[gmx-users] Electric field or CompEl protocol?

alex rayevsky rayevsky85 at gmail.com
Sun May 20 09:17:32 CEST 2018

Dear Alex!

Yes, I thought about all Your reflections and I'm also not sure that CompEl
is well parameterzied for a non-specialist like me and the electric field
is more intuitive for me. However, when I saw the dimension 'V/nm' for the
first time, I thought that something must depend on the length of the  axis
  of application (in my case it is about 12 nm) or the thickness of the
These two of 20 articles I've found on the theme befor wrote in gmx
Structural and Functional Effect of an Oscillating Electric Field on the
Dopamine-D3 Receptor: A Molecular Dynamics Simulation Study. ( DOI:
10.1371/journal.pone.0166412 )  and Molecular dynamics of ion transport
through the open conformation of a bacterial voltage-gated sodium channel.
 ( https://doi.org/10.1073/pnas.1214667110). ANd this method works fine, in
general, they've got what they wanted.
But there is no full description of parameterization. what can You say?

Thank You

At the same time compel method is very popular too, here is another mention
of CompEl - http://dx.doi.org/10.1016/j.bpj.2017.02.016

Alex <https://www.mail-archive.com/search?l=gromacs.org_gmx-users@maillist.sys.kth.se&q=from:%22Alex%22>
Sat, 19 May 2018 17:35:15 -0700

It's more of a philosophical question in, unfortunately. I don't use
CompEl, because I believe it is conceptually clunky, but that's a
matter of opinion that could turn into discussion beyond the scope of
your question. I don't study biomolecules, so I can get away with
applying direct fields. For biomolecules, however, I do suggest at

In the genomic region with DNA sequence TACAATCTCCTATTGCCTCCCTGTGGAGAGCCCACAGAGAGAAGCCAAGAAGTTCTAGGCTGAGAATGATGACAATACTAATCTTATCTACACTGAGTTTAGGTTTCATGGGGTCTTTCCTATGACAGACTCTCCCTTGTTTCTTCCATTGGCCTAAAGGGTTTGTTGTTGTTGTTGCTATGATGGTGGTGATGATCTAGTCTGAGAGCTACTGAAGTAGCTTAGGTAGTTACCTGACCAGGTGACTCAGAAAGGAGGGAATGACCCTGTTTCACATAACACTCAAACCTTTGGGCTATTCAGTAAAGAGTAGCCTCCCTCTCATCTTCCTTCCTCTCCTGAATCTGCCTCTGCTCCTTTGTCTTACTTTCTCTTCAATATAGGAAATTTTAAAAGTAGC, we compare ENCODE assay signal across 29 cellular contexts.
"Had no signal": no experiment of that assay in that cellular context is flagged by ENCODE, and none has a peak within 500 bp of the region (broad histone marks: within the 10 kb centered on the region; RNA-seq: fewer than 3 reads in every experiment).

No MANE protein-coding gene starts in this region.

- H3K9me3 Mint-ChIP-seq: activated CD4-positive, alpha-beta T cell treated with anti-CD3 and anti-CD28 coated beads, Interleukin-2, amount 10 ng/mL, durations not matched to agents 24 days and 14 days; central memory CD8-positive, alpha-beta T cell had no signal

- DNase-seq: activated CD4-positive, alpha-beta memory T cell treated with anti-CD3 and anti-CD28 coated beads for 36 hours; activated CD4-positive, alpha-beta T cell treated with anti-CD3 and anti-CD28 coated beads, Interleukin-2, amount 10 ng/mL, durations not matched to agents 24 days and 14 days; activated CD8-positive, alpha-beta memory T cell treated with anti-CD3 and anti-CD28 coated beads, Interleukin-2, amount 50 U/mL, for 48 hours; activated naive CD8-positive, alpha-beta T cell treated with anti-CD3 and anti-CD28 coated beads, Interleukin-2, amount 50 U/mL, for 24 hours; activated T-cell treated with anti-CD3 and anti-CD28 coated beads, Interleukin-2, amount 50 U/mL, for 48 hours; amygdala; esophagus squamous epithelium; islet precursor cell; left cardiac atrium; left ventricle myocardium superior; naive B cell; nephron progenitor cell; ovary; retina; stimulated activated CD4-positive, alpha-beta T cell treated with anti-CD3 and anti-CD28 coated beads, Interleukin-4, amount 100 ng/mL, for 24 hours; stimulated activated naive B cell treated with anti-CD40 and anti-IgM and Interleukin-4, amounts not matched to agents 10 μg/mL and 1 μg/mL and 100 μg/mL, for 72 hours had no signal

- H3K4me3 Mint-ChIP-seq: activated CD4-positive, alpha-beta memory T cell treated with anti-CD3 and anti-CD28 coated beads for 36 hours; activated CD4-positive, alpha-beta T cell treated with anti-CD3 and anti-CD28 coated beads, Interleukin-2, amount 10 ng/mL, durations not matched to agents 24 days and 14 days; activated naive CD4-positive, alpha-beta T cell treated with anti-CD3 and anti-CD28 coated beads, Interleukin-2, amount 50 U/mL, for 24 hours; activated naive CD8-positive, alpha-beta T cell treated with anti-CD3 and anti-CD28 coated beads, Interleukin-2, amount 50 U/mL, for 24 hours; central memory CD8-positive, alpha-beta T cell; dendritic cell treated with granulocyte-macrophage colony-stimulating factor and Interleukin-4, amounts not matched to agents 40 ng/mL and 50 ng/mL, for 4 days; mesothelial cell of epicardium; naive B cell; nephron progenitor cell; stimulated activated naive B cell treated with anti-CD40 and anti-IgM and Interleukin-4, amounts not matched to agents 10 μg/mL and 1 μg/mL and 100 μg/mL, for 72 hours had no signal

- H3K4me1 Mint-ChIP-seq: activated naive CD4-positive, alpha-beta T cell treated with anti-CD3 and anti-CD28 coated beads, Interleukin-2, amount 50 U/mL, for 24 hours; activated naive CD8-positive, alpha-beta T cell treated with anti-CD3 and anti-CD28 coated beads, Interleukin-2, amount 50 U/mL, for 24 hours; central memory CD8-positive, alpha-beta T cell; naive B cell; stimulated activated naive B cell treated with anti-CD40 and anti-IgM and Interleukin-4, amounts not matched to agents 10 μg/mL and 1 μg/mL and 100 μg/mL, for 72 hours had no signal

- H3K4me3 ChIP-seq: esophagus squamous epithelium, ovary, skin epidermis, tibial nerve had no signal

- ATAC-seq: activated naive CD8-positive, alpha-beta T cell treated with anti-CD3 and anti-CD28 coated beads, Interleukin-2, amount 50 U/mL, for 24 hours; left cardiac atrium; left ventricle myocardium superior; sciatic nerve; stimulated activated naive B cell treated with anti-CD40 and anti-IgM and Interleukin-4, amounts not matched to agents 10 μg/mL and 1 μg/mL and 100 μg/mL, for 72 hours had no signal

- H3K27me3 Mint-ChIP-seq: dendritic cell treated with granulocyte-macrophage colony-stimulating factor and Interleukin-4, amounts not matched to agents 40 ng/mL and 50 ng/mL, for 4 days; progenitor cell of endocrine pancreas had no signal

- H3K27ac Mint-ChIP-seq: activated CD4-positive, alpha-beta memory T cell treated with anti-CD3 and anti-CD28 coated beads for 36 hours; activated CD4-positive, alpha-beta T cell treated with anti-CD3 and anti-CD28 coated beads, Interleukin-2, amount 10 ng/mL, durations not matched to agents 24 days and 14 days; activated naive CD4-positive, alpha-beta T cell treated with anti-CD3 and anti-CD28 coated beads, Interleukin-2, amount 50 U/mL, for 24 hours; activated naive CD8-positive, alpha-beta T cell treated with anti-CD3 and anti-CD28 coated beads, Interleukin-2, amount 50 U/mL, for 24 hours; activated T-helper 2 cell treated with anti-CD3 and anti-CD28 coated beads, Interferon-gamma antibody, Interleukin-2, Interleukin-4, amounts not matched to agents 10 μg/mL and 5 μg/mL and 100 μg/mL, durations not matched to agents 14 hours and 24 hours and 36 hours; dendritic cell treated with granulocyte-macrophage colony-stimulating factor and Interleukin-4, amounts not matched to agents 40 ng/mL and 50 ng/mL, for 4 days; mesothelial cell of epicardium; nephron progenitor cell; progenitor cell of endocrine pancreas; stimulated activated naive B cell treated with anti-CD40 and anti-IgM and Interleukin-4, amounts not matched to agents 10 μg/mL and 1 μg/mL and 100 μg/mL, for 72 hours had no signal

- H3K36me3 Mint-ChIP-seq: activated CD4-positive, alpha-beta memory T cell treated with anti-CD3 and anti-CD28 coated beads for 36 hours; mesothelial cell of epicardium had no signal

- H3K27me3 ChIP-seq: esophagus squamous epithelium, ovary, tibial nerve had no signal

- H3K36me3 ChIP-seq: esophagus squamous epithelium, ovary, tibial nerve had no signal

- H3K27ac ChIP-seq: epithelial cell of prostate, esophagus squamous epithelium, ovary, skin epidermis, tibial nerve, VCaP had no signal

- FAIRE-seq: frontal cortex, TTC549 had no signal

least looking into CompEl and how it works, and then choosing
appropriate setup sothat you do not slow down your simulation too

That said, 0.4 V/nm does not really correspond to 40 mV in any way. The best
"fake" guess is that the voltage drop across the entire box is its height,
times the value of E-z. It is fake, because your field has nothing to do
with the solution of the Poisson's equation, or the box height. The
consequences of this field do, but the field itself doesn't, if that makes
sense. One other point to be made: water's dielectric breakdown threshold
is around 100 MV/m = 0.1 V/nm. Noone in the community that publishes in
Biophysical Journal seems to care about it, but huge simulated fields can
be incompatible with what's being studied.

My response probably doesn't help much, but this is the situation with all
MD software that relies on Ewald summation.


On 5/19/2018 5:16 PM, alex rayevsky wrote:

Dear all,

Which protocol, Electric field section or the CompEl, I should use in the
1. I built an ion channel by homology, prepared a bilayer membrane, embeded
my protein and run a simulation to relax the system (100 ns)
2. my channel was closed all the time.
3. I want to run four parallel simmulations, starting from the relaxed
a) system under the effect of -80 mV and under +40 mV - the second one
should cause a pore opening;
b) both previous variants with a ligand in the pore;

The voltage sensitive domain of the Nav channel should respond to the
electric stimuli, that is why I thought it is reasonable to apply it to Z
direction and assign electric-field-z = 0.4 0 0 0 for +40mV state, for
example. other parameters should stay intact, I think, because I don't know
if they should be changed...

at the same time I've read several different works when CompEl was
implemented to the membrane-channel systems. The end of the
pagehttp://www.mpibpc.mpg.de/grubmueller/compel duplicates a gromacs
however I didn't find any mention of a voltage handling and what exactly
I'll obtain at the end....
Which method is more approrpiate for my task?

Thank You !!

*Nemo me impune lacessit*

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